If dying, as the actors say, is easy, then Rupert Everett must have breezed through The Happy Prince.
The movie is essentially one long death scene, featuring Everett (who wrote and directed) as Oscar Wilde in the final, dismal three years of the author's life in exile and in ruin, before he finally succumbed to meningitis in Paris in 1900.
That makes the movie sound a bit more morose than it is. Everett — underneath some extra pounds and jowly prosthetics — plays Wilde as a man who keeps gloomy reality at bay with his famous wit, and also with absinthe, cocaine, and handsome young men.
The film picks up Wilde's story after his release from an English prison where he had been jailed on charges of "gross indecency" with men, ending his career as England's most celebrated man of letters. Wilde plans to live anonymously in France on a small allowance from his wife, Constance (Emily Watson), but his meager cash flow is contingent on his willingness to renounce the behavior that led to his arrest in the first place.
Wilde is having none of this. He takes up with former lover Lord Alfred Douglas, known as Bosie (Colin Morgan), even if it means estrangement from his wife and family, and poverty, and even if it means instigating the jealousy of devoted friend and lover Robbie Ross (Edwin Thomas).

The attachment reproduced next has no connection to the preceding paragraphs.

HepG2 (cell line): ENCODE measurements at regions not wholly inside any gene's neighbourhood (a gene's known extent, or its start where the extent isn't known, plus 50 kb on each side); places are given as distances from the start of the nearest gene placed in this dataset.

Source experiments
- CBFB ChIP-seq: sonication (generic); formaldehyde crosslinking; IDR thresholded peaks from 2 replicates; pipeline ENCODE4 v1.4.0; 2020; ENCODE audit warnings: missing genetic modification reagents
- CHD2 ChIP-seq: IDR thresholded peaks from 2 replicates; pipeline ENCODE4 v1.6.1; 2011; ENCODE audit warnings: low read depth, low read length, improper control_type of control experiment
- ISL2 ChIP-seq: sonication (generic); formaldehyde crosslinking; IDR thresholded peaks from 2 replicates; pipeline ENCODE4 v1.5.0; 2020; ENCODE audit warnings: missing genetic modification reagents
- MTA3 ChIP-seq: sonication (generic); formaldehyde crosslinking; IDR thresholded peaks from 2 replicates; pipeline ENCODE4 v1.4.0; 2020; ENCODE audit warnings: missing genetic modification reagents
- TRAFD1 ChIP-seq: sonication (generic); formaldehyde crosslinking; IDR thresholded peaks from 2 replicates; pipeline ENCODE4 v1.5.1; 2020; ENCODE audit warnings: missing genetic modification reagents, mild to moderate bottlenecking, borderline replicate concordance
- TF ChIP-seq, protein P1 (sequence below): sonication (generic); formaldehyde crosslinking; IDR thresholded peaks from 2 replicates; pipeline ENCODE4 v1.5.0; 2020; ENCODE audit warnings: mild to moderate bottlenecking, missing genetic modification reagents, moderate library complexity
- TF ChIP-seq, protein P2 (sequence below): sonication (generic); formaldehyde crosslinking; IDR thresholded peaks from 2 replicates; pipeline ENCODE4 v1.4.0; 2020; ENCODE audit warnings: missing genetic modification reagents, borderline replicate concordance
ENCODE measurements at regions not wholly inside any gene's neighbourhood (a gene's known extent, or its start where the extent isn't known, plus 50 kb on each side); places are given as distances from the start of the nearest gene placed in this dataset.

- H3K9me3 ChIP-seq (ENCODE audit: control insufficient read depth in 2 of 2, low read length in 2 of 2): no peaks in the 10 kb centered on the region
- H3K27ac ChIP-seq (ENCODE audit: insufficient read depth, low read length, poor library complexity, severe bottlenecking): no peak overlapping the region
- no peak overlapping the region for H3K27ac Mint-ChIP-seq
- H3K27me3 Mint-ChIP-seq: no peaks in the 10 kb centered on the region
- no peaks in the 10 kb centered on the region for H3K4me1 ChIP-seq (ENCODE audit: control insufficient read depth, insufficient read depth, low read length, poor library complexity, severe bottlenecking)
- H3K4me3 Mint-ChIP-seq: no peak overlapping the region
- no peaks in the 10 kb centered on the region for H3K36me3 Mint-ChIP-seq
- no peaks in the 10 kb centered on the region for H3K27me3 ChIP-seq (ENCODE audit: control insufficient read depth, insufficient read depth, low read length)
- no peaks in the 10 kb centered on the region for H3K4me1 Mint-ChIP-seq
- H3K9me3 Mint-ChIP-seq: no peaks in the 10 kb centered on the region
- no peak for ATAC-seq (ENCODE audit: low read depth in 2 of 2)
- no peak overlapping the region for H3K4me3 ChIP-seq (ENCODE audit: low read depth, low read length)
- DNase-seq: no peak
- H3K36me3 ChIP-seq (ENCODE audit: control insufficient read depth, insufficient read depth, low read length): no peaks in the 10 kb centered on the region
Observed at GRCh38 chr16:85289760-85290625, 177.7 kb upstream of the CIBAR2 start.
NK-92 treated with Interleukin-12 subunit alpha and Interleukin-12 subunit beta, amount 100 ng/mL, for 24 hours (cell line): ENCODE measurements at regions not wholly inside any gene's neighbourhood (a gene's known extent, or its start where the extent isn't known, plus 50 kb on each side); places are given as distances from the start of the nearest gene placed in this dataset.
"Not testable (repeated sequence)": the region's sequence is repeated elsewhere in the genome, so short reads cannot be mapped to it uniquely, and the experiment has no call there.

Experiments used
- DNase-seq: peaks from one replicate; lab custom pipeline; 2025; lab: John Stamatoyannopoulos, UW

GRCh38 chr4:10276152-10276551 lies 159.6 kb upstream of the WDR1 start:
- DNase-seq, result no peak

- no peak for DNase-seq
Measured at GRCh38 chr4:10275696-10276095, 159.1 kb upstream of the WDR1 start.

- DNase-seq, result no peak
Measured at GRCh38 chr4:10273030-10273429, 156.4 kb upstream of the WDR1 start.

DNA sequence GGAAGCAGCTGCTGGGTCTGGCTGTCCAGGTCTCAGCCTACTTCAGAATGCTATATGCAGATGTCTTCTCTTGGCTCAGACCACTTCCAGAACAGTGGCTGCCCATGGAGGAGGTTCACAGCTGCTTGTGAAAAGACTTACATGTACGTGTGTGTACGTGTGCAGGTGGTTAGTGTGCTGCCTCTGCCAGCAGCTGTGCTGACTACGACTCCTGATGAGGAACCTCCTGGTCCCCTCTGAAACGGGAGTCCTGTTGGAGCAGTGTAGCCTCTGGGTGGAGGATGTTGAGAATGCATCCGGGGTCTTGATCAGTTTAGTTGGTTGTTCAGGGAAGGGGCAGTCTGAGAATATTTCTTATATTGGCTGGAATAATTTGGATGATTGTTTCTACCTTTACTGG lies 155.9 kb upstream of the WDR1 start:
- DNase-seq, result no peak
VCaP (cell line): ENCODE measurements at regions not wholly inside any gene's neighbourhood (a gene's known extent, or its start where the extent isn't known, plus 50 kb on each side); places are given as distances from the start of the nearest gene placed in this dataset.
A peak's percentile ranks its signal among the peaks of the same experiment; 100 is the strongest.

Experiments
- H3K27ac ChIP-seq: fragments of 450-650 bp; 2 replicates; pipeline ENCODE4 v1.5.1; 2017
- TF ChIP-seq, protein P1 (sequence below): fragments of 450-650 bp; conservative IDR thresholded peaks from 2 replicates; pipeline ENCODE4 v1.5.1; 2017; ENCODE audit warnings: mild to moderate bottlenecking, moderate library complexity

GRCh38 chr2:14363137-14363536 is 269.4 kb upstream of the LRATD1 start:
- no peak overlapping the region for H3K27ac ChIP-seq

Part of Everett's job here is to make us see Wilde as his friends saw him – reckless and selfish, but so candid about his weaknesses and so skilled at describing them that his failings were always forgiven. Everett plays Wilde as a man with a dramatist's flair, in the theater and in life (cinematographer John Conroy's hand-held camera, always just a step away, follows Wilde around like an eager puppy).
The movie is at its best in France and Italy with Wilde and his entourage. Attempts to integrate Watson's character into the story are less successful – husband and wife never reunited, and Watson's one note of brittle disappointment leaves us feeling that she's being underused. A thread that has Wilde telling stories to French boys, avatars of his estranged sons, also feels schematic and flat.
Elsewhere there is the feeling of period detail and atmosphere in search of emotion, and repetitive scenes of Wilde and Bosie blowing what little money they have on champagne start to grow tiresome.
"Must we talk about money at lunch?" says Bosie, with an air of aristocratic entitlement that Morgan plays almost too well. (Must we watch you have lunch?)
Happy Prince is also, at times, one of those historical dramas that has onlookers laughing with a forced gusto at famous lines, as though Wilde were Carl Reiner, and needed a laugh track.
It finds the right harmonized note of melancholy and humor in its closing moments, when a good-natured clergyman (Tom Wilkinson) is summoned to the author's deathbed, for a ritual of absolution that neither man is sure is going to stick.